For the fourth straight year the Utah Legislature failed to strengthen Utah's hate crimes law.
But as he has in years past, Sen. Pete Suazo holds out hope for next time.
"I'm not going to let the issue die," the Salt Lake Democrat said.
The House let it die Wednesday as SB37 languished in the House Rules Committee while lawmakers debated other bills before adjourning at midnight.
Suazo and House sponsoring Rep. Gerry Adair said the lengthy discussions were intended to prevent a motion to bring SB37 to the floor for a vote.
"We got outmaneuvered," Adair, R-Roy, said of the alleged filibuster. "Whatever it was, it was effective,"
House Speaker Marty Stephens saw the demise of Suazo's controversial bill differently, though.
"There was no filibuster," Stephens said. "I just think it was a bad piece of legislation."
Suazo doesn't see his bill as any different than the bill the House approved to protect farmers and ranchers from crimes against their livestock. HB322, also sponsored by Adair, enhances the penalties for criminal offenses committed against animal enterprises.
Similarly, Suazo's hate crimes bill would enhance penalties for committing crimes because of bias or prejudice against a group. SB37 supporters, including prosecutors who said the existing law was unenforceable, pointed to the passage of HB322 as evidence that some lawmakers wanted to avoid the hate crimes issue because it was perceived as giving special protection to homosexuals.
But Suazo has refused to make an exception for homosexuals, maintaining that the bill is intended to protect all citizens.
While the irony was not lost on Suazo, Stephens didn't have much to say about the similarities of SB37 and HB322.
"I don't know how to react to that," Stephens said. "I don't have a take on it. . . . We'd be happy to look at any legislation that makes sense and is \fair to everybody."
The House did pass a bill that was designed to set up a system to determine if police in Utah were racially profiling drivers. Despite support from the law enforcement community, HB199 was voted down in the Senate.
This was the second year such a measure, sponsored by Rep. Duane Bourdeaux, D-Salt Lake City, failed.
"I truly believe there are some (legislators) that truly don't want to believe these things are happening," Bourdeaux said of racial profiling and hate crimes.
Despite their setbacks, Suazo and Bourdeaux, the only Latino and black legislators on the hill, say they'll be back next year with both their bills.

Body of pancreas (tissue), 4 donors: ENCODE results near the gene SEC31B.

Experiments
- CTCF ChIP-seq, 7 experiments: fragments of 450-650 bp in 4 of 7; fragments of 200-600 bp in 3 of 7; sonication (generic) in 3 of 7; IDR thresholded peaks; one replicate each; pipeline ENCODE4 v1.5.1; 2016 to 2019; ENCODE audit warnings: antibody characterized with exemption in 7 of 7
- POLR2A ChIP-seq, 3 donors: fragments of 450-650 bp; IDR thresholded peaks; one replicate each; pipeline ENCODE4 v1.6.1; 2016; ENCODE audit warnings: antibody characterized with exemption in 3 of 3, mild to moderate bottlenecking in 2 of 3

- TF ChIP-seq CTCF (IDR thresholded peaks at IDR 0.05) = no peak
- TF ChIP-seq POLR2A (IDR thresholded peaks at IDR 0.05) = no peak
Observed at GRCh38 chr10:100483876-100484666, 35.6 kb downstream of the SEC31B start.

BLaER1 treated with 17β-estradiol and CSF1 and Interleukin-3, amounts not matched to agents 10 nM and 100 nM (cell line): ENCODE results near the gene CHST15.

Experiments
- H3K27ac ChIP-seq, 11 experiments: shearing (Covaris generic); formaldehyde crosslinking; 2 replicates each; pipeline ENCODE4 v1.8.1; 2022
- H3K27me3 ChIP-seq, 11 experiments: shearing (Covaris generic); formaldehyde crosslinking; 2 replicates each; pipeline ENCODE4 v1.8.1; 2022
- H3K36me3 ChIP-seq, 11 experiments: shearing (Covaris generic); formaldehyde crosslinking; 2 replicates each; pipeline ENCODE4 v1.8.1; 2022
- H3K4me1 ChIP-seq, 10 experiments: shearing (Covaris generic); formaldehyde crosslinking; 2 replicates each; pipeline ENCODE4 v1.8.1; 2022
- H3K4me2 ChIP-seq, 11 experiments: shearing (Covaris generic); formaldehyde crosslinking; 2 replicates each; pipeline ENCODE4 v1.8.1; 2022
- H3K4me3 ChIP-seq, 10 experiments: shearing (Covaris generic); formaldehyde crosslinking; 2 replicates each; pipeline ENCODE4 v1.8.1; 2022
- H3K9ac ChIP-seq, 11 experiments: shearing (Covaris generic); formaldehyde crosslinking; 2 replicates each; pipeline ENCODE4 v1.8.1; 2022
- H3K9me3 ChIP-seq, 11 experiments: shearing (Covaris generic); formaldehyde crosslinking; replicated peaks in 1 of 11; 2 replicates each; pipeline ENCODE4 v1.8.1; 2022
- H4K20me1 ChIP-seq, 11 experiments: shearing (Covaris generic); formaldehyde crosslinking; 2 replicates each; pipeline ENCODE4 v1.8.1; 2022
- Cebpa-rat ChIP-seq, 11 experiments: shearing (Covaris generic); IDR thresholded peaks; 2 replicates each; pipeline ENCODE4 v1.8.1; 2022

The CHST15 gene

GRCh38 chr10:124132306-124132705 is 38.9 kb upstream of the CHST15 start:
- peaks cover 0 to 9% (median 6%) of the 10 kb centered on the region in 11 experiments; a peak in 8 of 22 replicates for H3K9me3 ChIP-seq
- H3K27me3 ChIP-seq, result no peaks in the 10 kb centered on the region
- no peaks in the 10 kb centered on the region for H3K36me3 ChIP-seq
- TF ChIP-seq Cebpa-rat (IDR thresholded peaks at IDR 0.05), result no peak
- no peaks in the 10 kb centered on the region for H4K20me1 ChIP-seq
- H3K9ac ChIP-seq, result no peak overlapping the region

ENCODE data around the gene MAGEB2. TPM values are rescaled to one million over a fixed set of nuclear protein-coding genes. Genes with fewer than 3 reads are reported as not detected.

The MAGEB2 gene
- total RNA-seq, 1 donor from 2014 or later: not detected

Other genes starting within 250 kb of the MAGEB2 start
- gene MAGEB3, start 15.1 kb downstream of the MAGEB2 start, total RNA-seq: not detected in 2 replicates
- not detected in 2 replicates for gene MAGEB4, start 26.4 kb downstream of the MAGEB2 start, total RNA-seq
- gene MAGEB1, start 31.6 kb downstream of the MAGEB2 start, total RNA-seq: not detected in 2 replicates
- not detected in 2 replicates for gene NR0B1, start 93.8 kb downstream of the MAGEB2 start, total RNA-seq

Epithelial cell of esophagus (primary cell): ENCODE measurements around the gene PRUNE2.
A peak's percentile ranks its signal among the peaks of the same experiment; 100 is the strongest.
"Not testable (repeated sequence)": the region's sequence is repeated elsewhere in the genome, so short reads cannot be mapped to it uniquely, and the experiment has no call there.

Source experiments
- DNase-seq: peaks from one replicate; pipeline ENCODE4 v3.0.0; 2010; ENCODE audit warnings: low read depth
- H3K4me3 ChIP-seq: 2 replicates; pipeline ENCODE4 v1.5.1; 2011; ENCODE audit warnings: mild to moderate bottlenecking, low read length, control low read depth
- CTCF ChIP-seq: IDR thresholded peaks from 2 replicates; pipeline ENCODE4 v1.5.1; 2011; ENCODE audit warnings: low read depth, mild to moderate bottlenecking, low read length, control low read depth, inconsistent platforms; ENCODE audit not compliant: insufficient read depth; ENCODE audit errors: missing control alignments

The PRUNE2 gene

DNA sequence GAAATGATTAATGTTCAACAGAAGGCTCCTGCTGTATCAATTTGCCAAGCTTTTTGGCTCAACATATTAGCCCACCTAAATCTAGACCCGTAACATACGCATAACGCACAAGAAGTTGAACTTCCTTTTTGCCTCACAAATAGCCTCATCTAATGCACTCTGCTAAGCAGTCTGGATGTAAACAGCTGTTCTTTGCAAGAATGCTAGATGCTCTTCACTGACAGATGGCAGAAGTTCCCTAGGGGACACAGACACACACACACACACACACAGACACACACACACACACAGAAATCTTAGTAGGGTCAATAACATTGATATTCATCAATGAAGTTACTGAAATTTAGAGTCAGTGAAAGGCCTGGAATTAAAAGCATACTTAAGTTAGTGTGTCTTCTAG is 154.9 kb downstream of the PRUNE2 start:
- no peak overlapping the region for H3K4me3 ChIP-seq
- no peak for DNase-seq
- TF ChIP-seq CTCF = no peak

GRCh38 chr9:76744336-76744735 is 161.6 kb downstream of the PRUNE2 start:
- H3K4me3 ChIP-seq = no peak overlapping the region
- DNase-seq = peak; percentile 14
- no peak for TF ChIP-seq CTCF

Suazo even spoke of trying to get his bill heard during a special session this spring.
After the Legislature adjourned at midnight, Gov. Mike Leavitt said "there was a version" of the hate crimes bill he was ready to sign.
But the governor couldn't say if he'd consider the bill at a special session.
"I really haven't given any thought to that," Leavitt said. "We'll have to just wait and see."
If the bill doesn't get heard at a special session, Suazo said he'll keep bringing his hate crimes legislation back to the hill as he's done the last four years.
With the support this year from Republican Attorney General Mark Shurtleff, the Statewide Association of Prosecutors, police and minority groups, Suazo said he sees public sentiment slowly shifting to his side.
"I do believe that I won the battle in the court of the public," Suazo said.
But how far he can shift some conservative Republicans on the hill remains to be seen. Senate President Al Mansell was part of the GOP leadership who helped amend SB37 so it could be sent to the House. He said he felt there were some Republicans on the far right who would never support hate crimes legislation.
Three attempts to vote the bill out of the House Rules Committee failed this week. Another motion to lift SB37 from the committee Monday was voted down 39-36. Time ran out Wednesday before another motion could be made to lift SB37 from the committee for a last ditch vote on the House floor.
"It just couldn't get the support of the body," Stephens said.
Lobbyist Jim Gonzales, who is working for the Utah Coalition of La Raza, said for some conservatives supporting a bill like SB37 looks like a step to the political center.
"It's a step toward mainstream Utah," Gonzales said. "(Monday's) vote made it clear that this is a one- or two-vote issue. I think it's fair to say that there are 35 votes on either side that are pretty solid."
For now, though, Suazo will have to wait another year to find that out.